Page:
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WHO: no more trans-fats by 2023
Date Published：5/16/2018 06:05:37 PM
The World Health Organisation has called for the removal of industrially-produced trans-fatty acids from the global food supply by 2023. WHO estimates that more than 500,000 lives are lost every year to cardiovascular diseases as a result of trans fat intake.
The agency introduced REPLACE, a six-step strategy to guide governments in achieving the plan:
REview dietary sources of industrially-produced trans fats and the landscape for required policy change.
Promote the replacement of industrially-produced trans fats with healthier fats and oils.
Legislate or enact regulatory actions to eliminate industrially-produced trans fats.
Assess and monitor trans fats content in the food supply and changes in trans fat consumption in the population.
Create awareness of the negative health impact of trans fats among policy makers, producers, suppliers, and the public.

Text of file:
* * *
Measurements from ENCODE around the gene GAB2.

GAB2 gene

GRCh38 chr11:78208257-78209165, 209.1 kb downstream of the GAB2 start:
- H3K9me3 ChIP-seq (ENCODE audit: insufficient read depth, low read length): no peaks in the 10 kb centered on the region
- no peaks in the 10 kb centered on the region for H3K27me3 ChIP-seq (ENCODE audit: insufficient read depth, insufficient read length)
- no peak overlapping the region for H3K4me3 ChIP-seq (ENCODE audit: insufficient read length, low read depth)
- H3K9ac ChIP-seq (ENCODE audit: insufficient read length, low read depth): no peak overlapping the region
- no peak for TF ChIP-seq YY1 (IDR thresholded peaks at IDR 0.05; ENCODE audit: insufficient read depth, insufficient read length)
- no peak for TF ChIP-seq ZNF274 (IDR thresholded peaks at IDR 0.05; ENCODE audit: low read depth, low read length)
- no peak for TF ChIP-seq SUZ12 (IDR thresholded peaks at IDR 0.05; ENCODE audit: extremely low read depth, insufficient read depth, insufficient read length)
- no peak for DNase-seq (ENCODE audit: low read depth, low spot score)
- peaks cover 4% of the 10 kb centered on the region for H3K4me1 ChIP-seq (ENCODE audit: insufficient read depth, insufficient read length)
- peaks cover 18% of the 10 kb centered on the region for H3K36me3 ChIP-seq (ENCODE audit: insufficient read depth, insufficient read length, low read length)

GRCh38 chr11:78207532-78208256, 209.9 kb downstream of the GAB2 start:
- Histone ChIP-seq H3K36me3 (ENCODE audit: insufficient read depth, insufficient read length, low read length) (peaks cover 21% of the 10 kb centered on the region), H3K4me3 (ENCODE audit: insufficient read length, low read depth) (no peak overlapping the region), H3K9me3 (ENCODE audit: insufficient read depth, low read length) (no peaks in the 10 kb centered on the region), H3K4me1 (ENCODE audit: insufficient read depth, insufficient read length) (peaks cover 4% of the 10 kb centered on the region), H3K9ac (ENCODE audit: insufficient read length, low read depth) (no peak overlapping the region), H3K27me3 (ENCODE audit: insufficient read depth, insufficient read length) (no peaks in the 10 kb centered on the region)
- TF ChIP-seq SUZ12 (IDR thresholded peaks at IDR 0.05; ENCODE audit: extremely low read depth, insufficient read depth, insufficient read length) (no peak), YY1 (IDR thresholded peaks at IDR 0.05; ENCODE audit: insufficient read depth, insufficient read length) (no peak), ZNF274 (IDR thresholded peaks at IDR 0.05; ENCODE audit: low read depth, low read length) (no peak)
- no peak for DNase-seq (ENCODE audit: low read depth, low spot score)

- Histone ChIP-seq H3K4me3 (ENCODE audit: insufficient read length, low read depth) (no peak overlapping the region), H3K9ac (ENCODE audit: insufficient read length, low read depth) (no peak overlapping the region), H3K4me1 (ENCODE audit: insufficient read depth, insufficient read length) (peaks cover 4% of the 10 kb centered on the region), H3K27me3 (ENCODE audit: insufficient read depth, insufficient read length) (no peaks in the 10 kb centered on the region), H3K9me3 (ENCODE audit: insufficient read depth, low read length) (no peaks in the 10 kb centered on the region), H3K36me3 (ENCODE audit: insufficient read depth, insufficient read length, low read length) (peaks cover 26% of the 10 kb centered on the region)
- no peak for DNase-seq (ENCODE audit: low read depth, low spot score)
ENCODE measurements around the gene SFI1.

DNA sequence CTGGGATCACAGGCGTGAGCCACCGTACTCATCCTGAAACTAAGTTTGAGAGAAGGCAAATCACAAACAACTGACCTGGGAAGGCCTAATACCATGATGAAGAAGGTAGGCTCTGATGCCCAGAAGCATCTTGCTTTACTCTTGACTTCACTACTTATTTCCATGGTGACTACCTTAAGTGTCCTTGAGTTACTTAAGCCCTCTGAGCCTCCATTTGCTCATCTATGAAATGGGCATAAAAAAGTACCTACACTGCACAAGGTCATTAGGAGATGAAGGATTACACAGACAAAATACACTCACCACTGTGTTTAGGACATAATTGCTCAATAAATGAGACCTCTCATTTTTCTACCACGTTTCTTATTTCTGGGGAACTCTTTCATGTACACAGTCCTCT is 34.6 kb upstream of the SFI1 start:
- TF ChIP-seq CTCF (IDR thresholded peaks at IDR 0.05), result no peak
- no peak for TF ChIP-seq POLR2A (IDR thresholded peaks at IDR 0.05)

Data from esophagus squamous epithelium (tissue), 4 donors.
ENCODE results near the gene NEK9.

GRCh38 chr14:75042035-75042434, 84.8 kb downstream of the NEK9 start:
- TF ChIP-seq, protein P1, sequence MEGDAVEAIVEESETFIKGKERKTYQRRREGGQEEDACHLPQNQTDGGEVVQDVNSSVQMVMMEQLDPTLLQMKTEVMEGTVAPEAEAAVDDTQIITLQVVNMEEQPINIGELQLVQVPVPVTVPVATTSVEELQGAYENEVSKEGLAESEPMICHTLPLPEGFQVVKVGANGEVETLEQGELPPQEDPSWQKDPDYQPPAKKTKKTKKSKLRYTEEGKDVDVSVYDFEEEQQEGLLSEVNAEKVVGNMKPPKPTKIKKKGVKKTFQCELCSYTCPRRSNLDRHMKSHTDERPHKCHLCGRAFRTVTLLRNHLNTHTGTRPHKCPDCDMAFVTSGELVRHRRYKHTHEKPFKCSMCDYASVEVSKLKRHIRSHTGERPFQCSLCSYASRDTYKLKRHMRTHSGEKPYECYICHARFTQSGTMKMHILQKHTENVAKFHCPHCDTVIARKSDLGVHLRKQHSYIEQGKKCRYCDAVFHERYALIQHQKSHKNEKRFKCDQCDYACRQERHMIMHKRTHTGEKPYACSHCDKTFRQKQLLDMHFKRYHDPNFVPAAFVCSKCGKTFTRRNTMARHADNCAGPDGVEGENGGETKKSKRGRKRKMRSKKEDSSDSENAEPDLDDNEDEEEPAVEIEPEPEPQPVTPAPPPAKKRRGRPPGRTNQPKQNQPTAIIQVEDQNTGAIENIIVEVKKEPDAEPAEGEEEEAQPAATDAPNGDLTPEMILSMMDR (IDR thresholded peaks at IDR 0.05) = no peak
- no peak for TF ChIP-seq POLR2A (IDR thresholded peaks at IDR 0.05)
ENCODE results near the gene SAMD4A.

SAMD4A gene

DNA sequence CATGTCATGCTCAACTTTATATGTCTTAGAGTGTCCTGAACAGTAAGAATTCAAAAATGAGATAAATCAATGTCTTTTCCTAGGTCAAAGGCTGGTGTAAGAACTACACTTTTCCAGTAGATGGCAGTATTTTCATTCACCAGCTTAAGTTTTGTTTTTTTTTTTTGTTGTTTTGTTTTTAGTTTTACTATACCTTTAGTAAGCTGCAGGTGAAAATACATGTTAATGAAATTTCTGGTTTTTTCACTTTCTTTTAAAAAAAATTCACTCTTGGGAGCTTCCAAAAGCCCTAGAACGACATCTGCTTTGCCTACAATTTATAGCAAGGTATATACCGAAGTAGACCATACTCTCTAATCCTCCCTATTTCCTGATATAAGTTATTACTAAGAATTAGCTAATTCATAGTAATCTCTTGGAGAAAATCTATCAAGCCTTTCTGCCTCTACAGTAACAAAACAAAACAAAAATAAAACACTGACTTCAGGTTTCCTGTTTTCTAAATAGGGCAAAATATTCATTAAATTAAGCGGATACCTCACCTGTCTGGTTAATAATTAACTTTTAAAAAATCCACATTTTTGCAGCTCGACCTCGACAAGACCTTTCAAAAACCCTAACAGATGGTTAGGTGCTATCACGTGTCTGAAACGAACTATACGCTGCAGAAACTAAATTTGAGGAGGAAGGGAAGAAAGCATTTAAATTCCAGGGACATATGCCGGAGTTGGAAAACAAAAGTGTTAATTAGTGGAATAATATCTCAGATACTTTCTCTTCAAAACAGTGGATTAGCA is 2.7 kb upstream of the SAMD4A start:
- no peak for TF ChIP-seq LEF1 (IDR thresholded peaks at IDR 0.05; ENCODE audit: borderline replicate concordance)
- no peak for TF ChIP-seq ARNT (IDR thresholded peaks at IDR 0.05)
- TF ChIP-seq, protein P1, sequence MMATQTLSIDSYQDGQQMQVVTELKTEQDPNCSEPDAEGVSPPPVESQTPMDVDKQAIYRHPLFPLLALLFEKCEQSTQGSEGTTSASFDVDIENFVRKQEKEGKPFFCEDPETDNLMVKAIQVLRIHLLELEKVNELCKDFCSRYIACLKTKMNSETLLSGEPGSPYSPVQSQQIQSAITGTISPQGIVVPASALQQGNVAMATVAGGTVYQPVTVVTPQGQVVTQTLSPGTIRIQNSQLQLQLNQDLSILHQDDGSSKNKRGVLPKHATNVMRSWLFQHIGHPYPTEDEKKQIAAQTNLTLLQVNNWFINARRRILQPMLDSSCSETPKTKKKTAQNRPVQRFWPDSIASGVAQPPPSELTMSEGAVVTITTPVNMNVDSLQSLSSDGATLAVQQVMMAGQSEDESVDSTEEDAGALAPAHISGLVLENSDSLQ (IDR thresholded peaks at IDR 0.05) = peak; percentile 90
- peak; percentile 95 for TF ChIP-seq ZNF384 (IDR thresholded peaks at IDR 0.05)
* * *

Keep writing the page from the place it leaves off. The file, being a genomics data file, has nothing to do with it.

Enforce compliance of policies and regulations.
Industrially-produced trans fats or partially hydrogenated oils are often used to prolong shelf life of fried foods, snackfoods and baked goods
Several high-income countries have banned industrially-produced trans fats through legally imposed limits on the amount that can be contained in packaged food. Some governments have implemented nationwide bans on partially hydrogenated oils, the main source of industrially-produced trans fats.
Denmark, the first country to eliminate trans fats from food, has reported lower incidences of mortality due to heart disease. The same has been reported in New York City when then Mayor Michael Bloomberg banned trans fats over a decade ago.
But low- and middle-income countries have yet to step up their controls of use of industrially-produced trans fats.
Trans fats are found in natural sources (in the dairy products and meat of ruminants such as cows and sheep) and industrially-produced sources (partially hydrogenated oils).
Industrially-produced trans fats are contained in hardened vegetable fats, such as margarine and ghee, and are often present in snack food, baked foods, and fried foods. Manufacturers often use them as they have a longer shelf life than other fats. But healthier alternatives can be used that would not affect taste or cost of food. Read the WHO report.